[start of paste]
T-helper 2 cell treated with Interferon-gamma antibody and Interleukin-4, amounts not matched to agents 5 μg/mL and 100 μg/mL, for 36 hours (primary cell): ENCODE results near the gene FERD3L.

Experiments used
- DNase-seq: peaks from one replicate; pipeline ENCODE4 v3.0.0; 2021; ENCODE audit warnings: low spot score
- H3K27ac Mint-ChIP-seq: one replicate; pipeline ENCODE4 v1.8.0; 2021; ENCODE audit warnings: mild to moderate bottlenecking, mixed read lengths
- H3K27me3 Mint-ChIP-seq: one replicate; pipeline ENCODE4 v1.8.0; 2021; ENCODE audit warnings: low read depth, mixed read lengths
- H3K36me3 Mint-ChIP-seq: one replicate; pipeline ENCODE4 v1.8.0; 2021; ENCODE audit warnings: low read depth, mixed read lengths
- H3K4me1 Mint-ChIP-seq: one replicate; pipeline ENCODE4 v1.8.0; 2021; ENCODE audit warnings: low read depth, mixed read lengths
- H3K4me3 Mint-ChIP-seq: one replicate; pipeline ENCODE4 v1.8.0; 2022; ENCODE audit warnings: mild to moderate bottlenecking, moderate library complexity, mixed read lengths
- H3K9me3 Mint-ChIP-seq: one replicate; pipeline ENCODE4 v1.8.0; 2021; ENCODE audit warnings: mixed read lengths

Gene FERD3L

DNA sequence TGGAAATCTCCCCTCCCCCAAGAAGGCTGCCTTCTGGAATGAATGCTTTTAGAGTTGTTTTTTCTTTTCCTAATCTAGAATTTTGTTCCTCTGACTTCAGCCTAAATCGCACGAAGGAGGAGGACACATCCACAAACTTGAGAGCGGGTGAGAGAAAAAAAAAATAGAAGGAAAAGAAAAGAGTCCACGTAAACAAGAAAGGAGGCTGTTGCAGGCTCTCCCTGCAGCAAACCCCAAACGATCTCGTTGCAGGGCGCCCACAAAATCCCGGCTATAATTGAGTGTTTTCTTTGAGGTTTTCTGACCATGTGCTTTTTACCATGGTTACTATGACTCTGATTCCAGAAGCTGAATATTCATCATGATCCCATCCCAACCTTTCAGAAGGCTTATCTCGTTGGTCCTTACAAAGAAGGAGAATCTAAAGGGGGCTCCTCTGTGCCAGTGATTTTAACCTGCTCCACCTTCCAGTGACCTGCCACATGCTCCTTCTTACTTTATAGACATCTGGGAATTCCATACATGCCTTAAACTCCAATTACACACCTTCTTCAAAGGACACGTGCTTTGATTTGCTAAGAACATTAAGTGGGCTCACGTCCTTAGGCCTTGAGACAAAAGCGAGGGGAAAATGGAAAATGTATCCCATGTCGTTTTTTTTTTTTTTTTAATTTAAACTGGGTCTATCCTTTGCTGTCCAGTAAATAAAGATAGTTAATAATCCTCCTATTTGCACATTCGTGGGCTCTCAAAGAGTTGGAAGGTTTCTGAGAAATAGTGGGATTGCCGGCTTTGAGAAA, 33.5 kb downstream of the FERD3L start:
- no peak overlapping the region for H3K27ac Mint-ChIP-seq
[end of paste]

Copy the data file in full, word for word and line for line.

T-helper 2 cell treated with Interferon-gamma antibody and Interleukin-4, amounts not matched to agents 5 μg/mL and 100 μg/mL, for 36 hours (primary cell): ENCODE results near the gene FERD3L.

Experiments used
- DNase-seq: peaks from one replicate; pipeline ENCODE4 v3.0.0; 2021; ENCODE audit warnings: low spot score
- H3K27ac Mint-ChIP-seq: one replicate; pipeline ENCODE4 v1.8.0; 2021; ENCODE audit warnings: mild to moderate bottlenecking, mixed read lengths
- H3K27me3 Mint-ChIP-seq: one replicate; pipeline ENCODE4 v1.8.0; 2021; ENCODE audit warnings: low read depth, mixed read lengths
- H3K36me3 Mint-ChIP-seq: one replicate; pipeline ENCODE4 v1.8.0; 2021; ENCODE audit warnings: low read depth, mixed read lengths
- H3K4me1 Mint-ChIP-seq: one replicate; pipeline ENCODE4 v1.8.0; 2021; ENCODE audit warnings: low read depth, mixed read lengths
- H3K4me3 Mint-ChIP-seq: one replicate; pipeline ENCODE4 v1.8.0; 2022; ENCODE audit warnings: mild to moderate bottlenecking, moderate library complexity, mixed read lengths
- H3K9me3 Mint-ChIP-seq: one replicate; pipeline ENCODE4 v1.8.0; 2021; ENCODE audit warnings: mixed read lengths

Gene FERD3L

DNA sequence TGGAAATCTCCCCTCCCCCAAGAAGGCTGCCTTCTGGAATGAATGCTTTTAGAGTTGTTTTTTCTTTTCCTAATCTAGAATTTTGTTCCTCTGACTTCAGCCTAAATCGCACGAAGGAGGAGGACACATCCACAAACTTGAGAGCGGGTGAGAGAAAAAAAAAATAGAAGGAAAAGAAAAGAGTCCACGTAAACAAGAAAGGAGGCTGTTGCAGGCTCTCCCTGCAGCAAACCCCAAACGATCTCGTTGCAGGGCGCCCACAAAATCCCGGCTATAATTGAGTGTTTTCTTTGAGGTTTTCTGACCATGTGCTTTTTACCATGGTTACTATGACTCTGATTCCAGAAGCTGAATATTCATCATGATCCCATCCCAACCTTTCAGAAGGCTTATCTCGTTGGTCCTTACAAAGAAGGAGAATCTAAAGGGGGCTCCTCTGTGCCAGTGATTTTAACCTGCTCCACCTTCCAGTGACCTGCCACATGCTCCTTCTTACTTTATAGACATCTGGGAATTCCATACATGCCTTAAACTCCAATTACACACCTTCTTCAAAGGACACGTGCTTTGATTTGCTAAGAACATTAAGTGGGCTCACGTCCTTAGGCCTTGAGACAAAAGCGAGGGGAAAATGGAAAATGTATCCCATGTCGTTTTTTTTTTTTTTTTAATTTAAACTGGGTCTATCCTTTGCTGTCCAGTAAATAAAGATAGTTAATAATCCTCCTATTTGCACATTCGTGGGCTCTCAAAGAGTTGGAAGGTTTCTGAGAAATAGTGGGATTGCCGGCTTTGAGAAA, 33.5 kb downstream of the FERD3L start:
- no peak overlapping the region for H3K27ac Mint-ChIP-seq